- What is your treatment approach, and what are the survival rates with your treatment?
We believe treating multiple myeloma aggressively on the front end is the key to long periods of remission, a longer life, and a better quality of life for multiple myeloma patients.
If you hit the myeloma cells hard at the beginning when they have not been exposed to treatment before, you will catch them off guard. Whereas, if you take the approach of starting off with less aggressive treatment and only moving to more aggressive treatment if a patient relapses, the myeloma cells have in the meantime grown smarter. The myeloma cells sense that you are trying to get rid of them, and they have time to grow resistant to treatment. Treatment will therefore ultimately be less effective.
We typically treat multiple myeloma with a regimen involving tandem (two) autologous stem cell transplants and maintenance therapy thereafter. This treatment method has been proven to result in median survival rates of 10+ years. No other treatment method for multiple myeloma has proven more effective in research studies.
- Why don't you recommend allogeneic transplants for myeloma patients?
We think an allogeneic stem cell transplant—a transplant using stem cells from a donor—is far too risky. One in four people will die from complications associated with the procedure. In contrast, when patients have an autologous stem cell transplant—a transplant using their own stem cells—the complication rate is only two to five percent.
Studies have shown that patients do not live longer with an allogeneic transplant. Therefore, we prefer autologous transplants because they are safer and have been proven just as effective.
- What kinds of support services and resources are offered to your patients?
Treatment for multiple myeloma is about much more than chemotherapy and stem cells transplants. We offer a variety of complementary therapies and services that focus on overall physical and emotional well-being.
Our Department of Social Service provides services to patients and their families that enable them to make the best use of health care resources. The department works to reduce social, financial, and medical barriers in order to optimize patient and family functioning.
We also provide spiritual services if this is something you would like, since we know your health and well-being can have a spiritual component. Our chaplains recognize the importance of faith in facing a health crisis, and they offer spiritual support, care, and counsel to assist you with spiritual issues related to your illness.
- Is melanoma the same as myeloma? The two words seem so similar.
No, melanoma and myeloma are two completely different cancers. Melanoma is a skin cancer and myeloma is a blood cancer.
- How common is multiple myeloma?
The International Myeloma Foundation reports that each year there are approximately 19,900 new cases of myeloma in the United States. This represents approximately 10% of all blood cancers, and only 1% of all types of cancer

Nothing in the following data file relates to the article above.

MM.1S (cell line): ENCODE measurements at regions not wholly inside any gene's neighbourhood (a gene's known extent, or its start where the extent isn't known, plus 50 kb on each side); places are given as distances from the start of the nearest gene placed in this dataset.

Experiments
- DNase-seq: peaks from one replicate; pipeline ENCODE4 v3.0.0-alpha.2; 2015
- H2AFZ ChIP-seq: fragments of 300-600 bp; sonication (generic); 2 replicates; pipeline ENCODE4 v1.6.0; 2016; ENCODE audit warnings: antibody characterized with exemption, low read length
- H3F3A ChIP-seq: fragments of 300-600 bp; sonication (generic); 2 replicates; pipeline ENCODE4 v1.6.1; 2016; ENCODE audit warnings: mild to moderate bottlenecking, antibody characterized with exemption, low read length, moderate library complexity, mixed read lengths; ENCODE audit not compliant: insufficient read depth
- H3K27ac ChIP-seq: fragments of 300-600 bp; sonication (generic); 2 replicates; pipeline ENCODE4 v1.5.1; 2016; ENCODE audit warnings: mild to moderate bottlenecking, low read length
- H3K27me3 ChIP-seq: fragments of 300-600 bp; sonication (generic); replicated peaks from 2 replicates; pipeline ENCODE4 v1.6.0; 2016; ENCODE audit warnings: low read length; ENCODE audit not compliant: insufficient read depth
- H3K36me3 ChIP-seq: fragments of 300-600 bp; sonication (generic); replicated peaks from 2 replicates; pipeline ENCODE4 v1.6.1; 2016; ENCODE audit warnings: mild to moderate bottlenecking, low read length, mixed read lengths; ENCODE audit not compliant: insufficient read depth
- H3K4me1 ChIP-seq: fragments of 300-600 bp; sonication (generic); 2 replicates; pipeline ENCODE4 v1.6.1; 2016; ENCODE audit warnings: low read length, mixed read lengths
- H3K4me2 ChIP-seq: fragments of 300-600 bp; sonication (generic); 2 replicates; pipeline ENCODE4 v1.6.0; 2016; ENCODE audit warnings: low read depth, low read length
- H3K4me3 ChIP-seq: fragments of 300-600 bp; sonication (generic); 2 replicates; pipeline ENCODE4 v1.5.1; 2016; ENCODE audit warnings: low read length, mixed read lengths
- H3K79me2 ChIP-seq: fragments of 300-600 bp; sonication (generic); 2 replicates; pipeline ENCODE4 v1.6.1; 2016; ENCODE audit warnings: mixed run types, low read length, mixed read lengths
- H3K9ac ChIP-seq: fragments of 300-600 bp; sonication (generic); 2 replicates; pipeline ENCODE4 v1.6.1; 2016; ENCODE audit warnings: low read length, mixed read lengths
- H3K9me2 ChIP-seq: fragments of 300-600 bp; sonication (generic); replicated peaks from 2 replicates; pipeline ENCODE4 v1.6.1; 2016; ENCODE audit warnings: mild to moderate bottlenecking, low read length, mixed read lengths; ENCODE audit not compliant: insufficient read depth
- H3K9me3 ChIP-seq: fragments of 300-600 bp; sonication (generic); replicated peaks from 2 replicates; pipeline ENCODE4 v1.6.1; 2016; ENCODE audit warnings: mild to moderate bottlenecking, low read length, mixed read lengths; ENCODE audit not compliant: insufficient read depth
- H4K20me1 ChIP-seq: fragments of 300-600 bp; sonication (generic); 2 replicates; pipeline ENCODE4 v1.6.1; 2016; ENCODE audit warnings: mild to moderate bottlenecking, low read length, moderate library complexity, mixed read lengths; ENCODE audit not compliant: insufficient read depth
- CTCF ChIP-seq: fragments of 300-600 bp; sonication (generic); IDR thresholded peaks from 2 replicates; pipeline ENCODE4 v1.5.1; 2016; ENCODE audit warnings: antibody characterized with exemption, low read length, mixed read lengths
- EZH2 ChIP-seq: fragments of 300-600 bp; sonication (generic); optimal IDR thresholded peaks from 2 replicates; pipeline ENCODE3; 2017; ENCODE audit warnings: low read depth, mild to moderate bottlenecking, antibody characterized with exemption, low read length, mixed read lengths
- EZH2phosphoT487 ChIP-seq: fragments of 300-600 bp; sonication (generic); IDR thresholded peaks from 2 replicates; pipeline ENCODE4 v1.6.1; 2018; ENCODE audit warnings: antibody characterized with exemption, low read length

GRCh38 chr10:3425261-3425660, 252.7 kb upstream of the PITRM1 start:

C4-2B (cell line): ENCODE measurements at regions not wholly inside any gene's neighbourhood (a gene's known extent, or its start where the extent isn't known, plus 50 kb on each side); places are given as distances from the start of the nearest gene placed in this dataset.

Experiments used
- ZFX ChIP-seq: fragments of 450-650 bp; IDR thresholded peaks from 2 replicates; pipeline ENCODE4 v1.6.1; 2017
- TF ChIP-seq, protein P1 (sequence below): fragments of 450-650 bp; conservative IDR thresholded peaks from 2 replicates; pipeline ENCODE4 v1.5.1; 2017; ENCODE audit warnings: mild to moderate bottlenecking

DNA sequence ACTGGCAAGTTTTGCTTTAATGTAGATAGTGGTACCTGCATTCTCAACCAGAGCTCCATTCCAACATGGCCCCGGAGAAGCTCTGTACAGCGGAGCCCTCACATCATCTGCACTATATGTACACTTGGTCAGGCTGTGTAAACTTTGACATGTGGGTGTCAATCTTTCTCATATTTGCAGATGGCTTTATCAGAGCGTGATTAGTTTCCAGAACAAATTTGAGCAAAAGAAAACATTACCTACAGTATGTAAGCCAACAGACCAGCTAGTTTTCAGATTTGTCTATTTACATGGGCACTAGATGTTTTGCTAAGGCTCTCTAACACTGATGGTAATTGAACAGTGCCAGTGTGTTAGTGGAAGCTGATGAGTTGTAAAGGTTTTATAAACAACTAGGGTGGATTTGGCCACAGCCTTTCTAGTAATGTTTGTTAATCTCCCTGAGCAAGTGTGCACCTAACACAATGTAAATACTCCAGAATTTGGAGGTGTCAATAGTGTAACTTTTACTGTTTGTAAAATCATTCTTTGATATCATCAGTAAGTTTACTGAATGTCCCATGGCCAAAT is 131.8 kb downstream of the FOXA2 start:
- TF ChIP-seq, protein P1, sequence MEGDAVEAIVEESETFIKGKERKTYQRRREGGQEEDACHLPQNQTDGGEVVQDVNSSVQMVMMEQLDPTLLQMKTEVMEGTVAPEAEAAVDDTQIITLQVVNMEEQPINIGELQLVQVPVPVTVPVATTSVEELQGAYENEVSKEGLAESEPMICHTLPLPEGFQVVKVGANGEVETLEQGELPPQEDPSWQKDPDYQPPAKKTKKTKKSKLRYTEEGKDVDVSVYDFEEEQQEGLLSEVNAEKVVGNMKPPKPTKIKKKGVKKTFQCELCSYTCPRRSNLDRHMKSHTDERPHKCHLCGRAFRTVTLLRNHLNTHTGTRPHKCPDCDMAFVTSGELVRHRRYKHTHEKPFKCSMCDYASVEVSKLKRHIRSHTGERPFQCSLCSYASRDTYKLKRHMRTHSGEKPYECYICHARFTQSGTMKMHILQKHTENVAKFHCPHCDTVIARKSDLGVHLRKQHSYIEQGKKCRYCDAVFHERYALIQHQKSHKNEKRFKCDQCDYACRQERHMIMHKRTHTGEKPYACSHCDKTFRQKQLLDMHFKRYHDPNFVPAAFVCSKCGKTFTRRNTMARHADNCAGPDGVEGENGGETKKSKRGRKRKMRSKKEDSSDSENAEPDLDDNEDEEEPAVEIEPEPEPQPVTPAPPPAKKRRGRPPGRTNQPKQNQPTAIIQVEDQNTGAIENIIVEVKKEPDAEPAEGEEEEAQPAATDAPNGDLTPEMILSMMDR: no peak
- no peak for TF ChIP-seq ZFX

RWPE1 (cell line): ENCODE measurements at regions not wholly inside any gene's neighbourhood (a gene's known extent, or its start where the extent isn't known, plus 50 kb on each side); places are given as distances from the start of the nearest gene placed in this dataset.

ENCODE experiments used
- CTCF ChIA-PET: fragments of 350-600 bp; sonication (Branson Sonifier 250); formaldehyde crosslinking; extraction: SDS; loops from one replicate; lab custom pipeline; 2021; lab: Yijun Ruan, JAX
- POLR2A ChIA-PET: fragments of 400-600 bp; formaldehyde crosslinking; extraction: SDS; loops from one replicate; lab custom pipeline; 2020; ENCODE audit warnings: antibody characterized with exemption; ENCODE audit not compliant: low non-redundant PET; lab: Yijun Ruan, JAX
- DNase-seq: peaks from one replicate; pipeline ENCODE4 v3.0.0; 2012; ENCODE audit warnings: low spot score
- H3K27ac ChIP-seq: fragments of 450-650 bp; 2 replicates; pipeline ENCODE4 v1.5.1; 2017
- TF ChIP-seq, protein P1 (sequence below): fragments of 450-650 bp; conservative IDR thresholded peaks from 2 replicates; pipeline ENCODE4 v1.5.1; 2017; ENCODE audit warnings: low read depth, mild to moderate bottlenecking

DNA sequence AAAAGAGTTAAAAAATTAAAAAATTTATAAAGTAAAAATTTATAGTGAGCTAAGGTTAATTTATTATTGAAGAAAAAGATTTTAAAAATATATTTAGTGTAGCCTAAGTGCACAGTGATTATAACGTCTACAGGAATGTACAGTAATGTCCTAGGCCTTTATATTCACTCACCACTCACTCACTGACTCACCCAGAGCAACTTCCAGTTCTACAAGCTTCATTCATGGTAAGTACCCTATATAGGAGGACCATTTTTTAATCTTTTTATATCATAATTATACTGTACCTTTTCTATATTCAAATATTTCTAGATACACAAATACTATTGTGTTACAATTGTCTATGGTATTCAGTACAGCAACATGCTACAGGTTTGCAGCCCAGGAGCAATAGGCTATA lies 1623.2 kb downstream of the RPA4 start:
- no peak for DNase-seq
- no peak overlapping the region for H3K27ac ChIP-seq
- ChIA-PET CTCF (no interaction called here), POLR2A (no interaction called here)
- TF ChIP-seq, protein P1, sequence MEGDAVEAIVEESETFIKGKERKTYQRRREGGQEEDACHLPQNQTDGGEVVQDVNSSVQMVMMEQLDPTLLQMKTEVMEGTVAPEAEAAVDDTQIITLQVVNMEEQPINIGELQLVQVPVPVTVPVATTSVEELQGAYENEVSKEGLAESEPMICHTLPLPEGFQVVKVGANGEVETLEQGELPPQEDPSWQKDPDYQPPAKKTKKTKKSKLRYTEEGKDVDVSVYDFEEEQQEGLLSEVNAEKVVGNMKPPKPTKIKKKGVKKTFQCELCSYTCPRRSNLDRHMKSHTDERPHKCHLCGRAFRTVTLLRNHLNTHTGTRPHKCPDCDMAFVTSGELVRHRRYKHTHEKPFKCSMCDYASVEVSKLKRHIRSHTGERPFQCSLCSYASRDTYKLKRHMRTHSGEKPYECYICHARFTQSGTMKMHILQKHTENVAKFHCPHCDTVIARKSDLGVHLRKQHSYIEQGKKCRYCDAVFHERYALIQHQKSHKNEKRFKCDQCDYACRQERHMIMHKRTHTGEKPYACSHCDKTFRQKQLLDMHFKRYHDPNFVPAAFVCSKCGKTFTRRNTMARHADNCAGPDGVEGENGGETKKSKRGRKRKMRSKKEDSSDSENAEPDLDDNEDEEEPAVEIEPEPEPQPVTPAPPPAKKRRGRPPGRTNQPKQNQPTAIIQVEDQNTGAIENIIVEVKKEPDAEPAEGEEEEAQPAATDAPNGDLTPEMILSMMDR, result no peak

- Is myeloma hereditary?
Research into whether or not multiple myeloma runs in families strongly suggests that hereditary forms do exist.
- I really don’t want to go through chemotherapy or a stem cell transplant. Any advice?
It's important to remember that while you may not feel up to chemotherapy or a stem cell transplant, getting treatment is key to getting rid of the symptoms of multiple myeloma, like lytic lesions and a weakened immune system. Treatment is what will make you ultimately feel better.
The key to good treatment is getting treatment on the front end that is effective so that you will stay in remission. It may be no fun, but it is worth it eventually so you can have a good quality of life.
If you delay treatment, dangerous things could happen as a result of the myeloma. For example, you could go into renal failure or be hospitalized for a compression fracture. If you’re experiencing myeloma symptoms, it's time for treatment. We want you to have the very best chance at fighting this cancer and at a good life!
- Should someone with myeloma be inactive on an ongoing basis to minimize the risk of breaking a bone?
It's actually quite important that someone with myeloma be as active as possible. Since myeloma affects the bones, exercise can prevent the loss of bone mass. It can also help with stability in walking and balance, which is good because people with myeloma can be more hurt compared to the average person if they fall because their bones are often more brittle.
During treatment, exercise can decrease the chance of cancer-related fatigue, help the body recover, keep muscles from losing strength, improve mood, and combat insomnia.
For all these reasons, we would encourage myeloma patients to exercise regularly if they are able to do so. To minimize the risk of bone fracture, patients should stick to low-impact exercises like swimming, walking, or cycling.
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